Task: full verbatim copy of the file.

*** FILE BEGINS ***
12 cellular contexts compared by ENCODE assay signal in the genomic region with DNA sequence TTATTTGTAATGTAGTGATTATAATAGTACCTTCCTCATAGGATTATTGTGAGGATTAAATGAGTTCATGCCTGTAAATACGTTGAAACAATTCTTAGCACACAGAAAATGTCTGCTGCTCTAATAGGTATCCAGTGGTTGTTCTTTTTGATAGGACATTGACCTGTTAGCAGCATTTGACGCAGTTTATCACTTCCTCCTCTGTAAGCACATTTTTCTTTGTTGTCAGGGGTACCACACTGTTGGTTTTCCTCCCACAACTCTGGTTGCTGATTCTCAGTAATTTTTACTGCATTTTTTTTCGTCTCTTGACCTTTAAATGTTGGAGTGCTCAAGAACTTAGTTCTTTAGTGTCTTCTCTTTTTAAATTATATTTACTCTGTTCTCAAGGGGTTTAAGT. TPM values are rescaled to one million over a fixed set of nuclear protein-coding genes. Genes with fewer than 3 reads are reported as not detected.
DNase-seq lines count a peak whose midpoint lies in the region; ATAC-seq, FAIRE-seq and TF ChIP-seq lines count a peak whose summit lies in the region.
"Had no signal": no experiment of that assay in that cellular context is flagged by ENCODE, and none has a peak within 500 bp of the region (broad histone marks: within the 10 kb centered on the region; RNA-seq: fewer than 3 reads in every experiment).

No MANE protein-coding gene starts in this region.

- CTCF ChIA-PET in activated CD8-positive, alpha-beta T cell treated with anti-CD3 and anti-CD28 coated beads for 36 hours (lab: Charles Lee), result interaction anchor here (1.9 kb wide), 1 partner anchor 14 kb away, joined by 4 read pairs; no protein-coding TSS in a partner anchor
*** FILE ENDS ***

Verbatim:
12 cellular contexts compared by ENCODE assay signal in the genomic region with DNA sequence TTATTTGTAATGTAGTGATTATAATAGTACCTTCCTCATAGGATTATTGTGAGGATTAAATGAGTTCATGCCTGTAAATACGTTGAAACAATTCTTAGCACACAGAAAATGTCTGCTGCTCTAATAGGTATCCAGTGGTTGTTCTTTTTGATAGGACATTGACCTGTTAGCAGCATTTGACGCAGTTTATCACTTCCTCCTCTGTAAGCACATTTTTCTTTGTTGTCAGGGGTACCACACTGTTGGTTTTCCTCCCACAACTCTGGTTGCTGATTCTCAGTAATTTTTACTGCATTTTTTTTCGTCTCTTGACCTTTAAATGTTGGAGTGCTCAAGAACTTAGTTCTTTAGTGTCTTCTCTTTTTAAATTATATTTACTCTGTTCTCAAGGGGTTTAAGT. TPM values are rescaled to one million over a fixed set of nuclear protein-coding genes. Genes with fewer than 3 reads are reported as not detected.
DNase-seq lines count a peak whose midpoint lies in the region; ATAC-seq, FAIRE-seq and TF ChIP-seq lines count a peak whose summit lies in the region.
"Had no signal": no experiment of that assay in that cellular context is flagged by ENCODE, and none has a peak within 500 bp of the region (broad histone marks: within the 10 kb centered on the region; RNA-seq: fewer than 3 reads in every experiment).

No MANE protein-coding gene starts in this region.

- CTCF ChIA-PET in activated CD8-positive, alpha-beta T cell treated with anti-CD3 and anti-CD28 coated beads for 36 hours (lab: Charles Lee), result interaction anchor here (1.9 kb wide), 1 partner anchor 14 kb away, joined by 4 read pairs; no protein-coding TSS in a partner anchor